TC: “The most talked about element of … Apple event had to be Siri. The new feature of the iPhone 4S, born out of Apple’s purchase of the company by the same name in 2010, looks amazing. But one thing never mentioned during the keynote was a key piece of technology behind Siri: Nuance. – We first reported that Siri would be a key part of iOS 5 back in March. As we dug deeper, we learned that Apple and Nuance were involved in negotiations to make sure this could be a reality. You see, Siri does not work without Nuance. … So, is Nuance a part of Apple’s implementation of Siri as well? Yes. Though, don’t bother trying to get anyone to admit that. …Nuance is powering Siri. But Apple clearly struck a deal with Nuance which precludes them from talking about it. This is Apple technology, this is not about Nuance, is how I imagine Apple may put it. Apparently, Nuance is happy enough with Apple’s undoubtedly large check for this licensing agreement that they are willing to keep quiet.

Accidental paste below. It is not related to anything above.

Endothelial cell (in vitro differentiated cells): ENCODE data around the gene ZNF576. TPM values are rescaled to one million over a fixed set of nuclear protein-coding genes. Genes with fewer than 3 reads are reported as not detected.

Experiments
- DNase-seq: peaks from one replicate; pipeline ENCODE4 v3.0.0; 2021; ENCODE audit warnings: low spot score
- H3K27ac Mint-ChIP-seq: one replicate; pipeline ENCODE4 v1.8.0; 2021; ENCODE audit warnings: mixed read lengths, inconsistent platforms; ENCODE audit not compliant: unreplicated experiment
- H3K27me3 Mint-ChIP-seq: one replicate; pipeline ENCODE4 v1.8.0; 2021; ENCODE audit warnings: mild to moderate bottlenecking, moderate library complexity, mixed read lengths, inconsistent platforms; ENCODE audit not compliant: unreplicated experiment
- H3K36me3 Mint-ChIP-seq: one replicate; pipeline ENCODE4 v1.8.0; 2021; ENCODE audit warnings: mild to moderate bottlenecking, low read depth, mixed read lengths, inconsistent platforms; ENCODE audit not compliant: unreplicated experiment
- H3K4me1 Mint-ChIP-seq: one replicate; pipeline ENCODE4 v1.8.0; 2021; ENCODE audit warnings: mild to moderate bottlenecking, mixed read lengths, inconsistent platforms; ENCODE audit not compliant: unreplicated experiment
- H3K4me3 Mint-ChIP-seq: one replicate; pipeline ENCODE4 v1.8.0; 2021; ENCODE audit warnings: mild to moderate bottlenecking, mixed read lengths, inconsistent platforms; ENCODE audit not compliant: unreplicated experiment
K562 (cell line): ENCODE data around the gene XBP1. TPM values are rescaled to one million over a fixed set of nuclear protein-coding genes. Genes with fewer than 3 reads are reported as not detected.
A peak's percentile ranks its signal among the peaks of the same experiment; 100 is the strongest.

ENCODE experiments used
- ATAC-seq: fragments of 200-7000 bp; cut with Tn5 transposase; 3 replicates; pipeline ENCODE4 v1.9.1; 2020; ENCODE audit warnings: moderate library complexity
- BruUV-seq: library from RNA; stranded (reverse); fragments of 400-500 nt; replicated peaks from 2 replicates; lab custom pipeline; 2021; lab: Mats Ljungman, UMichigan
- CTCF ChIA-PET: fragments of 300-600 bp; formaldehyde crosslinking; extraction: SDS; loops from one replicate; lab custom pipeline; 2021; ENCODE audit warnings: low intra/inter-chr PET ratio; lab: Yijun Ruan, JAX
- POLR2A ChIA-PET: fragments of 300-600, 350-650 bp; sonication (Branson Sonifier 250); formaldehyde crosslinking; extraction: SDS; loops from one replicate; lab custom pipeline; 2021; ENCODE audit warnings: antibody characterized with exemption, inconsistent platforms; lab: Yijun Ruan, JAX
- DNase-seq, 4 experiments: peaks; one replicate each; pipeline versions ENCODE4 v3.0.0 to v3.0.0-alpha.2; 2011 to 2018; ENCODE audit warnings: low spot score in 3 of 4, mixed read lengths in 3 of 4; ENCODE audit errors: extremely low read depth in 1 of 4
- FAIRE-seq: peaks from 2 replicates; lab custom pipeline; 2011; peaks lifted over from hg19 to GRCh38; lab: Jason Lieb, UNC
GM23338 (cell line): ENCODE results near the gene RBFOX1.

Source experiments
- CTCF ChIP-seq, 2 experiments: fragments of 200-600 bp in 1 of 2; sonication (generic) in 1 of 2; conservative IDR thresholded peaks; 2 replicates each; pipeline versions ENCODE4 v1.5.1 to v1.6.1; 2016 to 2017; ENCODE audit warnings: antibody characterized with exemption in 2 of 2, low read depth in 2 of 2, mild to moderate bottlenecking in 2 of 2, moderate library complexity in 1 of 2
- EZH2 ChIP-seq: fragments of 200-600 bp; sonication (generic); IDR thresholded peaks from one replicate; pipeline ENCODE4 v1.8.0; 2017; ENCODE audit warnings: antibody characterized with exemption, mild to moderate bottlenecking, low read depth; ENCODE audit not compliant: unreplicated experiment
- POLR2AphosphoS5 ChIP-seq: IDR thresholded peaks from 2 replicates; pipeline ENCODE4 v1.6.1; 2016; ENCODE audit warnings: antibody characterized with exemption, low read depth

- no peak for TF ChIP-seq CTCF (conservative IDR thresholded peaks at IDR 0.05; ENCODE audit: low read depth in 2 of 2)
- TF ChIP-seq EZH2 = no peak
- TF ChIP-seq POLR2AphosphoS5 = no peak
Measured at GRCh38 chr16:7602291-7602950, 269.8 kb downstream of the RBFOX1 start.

RWW: “Apple finally introduced the availability of the voice-command personal assistant app it paid $200m for today, called Siri. The military spin-off technology was both widely loved and often panned when it was available independently; it was either lovable Skynet or a fish on a bicycle, depending on who you ask. I tended towards thinking it the latter, myself. … But what do I want as a user – on my iPhone? I want Swype! Swype is a keyboard program available on almost every smartphone in the world except the iPhone. … It’s the fastest way to provide input on a mobile device. It’s fabulous and it’s incredible that Swype isn’t on iOS yet. I assume it’s because of Apple’s strict control over interface design and unwillingness to provide options in design. … Time will tell, but I don’t think Siri is going to be a killer app on the iPhone. Will it be used more than the current iPhone voice control? We’ll see.